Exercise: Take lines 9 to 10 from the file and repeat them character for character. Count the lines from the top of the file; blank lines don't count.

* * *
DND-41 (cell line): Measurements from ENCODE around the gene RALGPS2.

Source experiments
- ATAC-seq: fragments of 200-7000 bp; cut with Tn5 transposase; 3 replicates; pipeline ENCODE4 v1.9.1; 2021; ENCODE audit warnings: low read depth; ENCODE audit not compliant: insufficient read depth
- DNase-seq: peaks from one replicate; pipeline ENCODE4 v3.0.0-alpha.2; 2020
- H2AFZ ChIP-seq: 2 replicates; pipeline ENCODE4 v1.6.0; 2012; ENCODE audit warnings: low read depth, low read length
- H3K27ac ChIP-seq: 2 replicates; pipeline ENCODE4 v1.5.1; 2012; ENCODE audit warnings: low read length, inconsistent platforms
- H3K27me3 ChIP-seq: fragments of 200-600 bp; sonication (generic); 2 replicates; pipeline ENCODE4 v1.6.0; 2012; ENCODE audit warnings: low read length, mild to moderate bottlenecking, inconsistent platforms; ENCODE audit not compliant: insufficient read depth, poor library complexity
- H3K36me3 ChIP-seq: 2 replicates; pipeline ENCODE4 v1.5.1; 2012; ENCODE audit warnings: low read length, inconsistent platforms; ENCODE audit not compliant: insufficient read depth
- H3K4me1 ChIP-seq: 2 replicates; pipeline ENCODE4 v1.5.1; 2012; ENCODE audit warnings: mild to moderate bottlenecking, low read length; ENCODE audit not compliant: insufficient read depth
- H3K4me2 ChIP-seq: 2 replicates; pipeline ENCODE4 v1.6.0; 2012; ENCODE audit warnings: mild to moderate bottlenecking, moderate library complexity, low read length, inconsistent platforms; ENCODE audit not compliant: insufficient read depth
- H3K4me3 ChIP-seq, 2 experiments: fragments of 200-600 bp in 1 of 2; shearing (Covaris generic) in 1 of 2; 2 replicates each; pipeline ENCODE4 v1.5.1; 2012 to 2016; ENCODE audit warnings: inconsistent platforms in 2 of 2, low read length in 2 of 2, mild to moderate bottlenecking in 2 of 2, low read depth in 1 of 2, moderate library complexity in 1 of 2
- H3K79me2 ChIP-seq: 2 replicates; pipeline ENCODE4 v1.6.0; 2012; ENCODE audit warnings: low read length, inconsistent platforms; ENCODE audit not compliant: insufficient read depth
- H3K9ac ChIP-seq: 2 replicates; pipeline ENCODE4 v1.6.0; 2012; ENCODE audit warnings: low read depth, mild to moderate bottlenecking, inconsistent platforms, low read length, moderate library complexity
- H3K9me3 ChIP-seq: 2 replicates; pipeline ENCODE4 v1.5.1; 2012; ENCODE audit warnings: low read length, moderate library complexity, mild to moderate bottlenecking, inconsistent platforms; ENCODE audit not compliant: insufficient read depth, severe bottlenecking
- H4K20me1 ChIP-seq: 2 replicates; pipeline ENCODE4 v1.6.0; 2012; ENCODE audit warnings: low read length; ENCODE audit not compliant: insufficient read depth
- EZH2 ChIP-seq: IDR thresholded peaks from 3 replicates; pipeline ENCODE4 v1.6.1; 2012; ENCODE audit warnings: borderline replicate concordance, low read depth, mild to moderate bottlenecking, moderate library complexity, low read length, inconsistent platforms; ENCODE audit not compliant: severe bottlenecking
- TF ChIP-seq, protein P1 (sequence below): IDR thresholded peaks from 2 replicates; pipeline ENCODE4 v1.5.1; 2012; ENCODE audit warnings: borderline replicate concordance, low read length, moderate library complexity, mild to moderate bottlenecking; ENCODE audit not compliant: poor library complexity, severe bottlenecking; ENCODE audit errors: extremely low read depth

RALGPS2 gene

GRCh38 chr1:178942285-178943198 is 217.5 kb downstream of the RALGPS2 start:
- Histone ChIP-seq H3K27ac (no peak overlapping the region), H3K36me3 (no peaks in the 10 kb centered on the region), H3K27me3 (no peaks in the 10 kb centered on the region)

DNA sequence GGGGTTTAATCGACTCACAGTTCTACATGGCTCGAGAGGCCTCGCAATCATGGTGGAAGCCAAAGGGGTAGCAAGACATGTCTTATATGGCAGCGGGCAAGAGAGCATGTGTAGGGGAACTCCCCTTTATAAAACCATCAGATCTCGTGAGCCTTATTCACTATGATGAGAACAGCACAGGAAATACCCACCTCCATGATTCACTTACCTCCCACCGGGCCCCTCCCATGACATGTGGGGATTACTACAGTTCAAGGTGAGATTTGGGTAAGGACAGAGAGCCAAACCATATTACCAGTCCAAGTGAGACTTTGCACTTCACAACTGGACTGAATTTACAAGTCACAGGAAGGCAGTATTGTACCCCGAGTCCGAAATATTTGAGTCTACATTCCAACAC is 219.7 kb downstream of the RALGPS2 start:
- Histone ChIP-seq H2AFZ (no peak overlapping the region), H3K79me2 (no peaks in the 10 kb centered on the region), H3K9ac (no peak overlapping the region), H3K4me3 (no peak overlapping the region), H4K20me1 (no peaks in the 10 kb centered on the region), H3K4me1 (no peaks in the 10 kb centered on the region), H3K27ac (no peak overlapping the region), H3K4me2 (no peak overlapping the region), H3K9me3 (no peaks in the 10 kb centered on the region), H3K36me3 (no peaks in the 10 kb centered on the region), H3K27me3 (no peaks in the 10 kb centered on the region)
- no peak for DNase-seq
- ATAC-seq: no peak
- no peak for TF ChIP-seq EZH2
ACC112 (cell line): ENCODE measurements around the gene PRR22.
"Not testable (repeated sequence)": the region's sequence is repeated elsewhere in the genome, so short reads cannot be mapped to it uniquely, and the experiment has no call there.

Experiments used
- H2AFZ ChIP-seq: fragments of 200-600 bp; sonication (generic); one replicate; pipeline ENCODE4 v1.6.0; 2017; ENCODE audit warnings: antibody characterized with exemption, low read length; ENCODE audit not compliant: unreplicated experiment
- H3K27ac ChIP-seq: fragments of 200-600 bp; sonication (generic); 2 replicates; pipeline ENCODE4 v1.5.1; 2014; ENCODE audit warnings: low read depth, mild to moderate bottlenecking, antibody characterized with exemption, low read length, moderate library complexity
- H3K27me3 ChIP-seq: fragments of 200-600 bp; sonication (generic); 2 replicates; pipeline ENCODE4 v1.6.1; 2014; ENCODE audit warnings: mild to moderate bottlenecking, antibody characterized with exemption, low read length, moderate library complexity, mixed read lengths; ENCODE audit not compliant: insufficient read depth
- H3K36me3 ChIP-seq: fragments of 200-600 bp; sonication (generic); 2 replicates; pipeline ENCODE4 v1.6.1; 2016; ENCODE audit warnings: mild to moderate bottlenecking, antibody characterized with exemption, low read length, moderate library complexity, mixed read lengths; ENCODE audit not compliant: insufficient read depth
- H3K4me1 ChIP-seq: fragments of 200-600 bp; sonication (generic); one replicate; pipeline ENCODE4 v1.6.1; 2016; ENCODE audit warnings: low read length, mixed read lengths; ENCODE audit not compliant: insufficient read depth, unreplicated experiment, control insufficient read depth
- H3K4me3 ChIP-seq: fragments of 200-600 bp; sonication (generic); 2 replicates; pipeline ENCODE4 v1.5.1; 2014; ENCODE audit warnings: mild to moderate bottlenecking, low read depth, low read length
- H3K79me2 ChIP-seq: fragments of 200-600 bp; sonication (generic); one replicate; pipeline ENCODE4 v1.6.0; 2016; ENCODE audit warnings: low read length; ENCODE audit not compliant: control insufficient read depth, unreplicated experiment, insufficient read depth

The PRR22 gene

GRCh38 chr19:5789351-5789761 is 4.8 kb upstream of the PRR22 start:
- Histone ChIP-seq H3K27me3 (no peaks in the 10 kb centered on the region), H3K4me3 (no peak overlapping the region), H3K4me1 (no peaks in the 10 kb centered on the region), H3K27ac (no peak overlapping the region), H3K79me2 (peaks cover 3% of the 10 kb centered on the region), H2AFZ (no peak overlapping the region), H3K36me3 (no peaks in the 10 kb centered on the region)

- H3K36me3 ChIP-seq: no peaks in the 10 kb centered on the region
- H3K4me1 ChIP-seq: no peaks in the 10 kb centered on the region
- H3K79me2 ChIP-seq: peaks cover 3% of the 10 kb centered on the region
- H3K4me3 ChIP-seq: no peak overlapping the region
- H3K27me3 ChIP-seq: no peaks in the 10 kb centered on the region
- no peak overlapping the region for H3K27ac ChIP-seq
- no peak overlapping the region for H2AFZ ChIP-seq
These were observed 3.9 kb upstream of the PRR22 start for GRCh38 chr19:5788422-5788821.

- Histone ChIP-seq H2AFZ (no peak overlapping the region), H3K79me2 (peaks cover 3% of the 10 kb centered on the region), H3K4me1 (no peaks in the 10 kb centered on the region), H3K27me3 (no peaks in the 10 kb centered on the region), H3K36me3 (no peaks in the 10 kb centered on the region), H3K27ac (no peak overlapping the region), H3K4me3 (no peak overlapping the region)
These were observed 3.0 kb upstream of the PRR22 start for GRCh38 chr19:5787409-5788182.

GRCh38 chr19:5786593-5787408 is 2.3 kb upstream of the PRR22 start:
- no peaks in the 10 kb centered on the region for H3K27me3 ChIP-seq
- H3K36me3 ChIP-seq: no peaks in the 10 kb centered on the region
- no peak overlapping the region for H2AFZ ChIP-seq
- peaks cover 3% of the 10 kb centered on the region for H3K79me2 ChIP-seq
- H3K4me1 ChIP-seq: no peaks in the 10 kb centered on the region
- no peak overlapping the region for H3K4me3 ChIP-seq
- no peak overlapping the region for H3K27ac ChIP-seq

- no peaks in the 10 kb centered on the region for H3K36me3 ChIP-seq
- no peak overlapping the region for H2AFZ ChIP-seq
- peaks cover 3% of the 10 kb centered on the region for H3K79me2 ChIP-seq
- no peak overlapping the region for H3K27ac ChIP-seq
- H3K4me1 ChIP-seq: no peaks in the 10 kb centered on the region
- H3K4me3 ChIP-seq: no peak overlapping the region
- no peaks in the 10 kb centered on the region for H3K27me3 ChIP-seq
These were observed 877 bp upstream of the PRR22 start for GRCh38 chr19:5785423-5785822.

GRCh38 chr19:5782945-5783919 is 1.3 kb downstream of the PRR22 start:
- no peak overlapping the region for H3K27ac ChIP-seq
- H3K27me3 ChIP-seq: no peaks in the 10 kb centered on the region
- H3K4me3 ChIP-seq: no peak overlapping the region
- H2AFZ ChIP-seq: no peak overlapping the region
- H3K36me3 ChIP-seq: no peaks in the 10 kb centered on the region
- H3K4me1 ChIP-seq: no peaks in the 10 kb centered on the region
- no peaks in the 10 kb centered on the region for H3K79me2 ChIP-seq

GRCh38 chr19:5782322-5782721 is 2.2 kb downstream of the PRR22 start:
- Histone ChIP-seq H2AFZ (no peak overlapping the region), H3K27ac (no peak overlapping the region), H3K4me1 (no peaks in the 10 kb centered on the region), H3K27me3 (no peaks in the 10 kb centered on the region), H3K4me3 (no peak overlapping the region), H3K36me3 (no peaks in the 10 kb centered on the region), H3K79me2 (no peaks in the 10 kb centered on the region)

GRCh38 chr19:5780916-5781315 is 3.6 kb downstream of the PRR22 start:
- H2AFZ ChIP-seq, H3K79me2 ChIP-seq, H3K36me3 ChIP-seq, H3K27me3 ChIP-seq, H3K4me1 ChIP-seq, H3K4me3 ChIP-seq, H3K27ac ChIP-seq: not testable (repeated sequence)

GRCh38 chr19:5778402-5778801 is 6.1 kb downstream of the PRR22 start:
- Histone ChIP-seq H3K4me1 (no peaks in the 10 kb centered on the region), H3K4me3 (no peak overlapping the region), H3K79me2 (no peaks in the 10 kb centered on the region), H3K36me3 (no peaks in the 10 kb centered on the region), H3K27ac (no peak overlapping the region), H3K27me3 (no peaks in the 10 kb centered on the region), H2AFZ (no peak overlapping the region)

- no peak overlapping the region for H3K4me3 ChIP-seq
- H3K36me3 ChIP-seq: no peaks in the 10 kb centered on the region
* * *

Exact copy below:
- H3K4me1 ChIP-seq: 2 replicates; pipeline ENCODE4 v1.5.1; 2012; ENCODE audit warnings: mild to moderate bottlenecking, low read length; ENCODE audit not compliant: insufficient read depth
- H3K4me2 ChIP-seq: 2 replicates; pipeline ENCODE4 v1.6.0; 2012; ENCODE audit warnings: mild to moderate bottlenecking, moderate library complexity, low read length, inconsistent platforms; ENCODE audit not compliant: insufficient read depth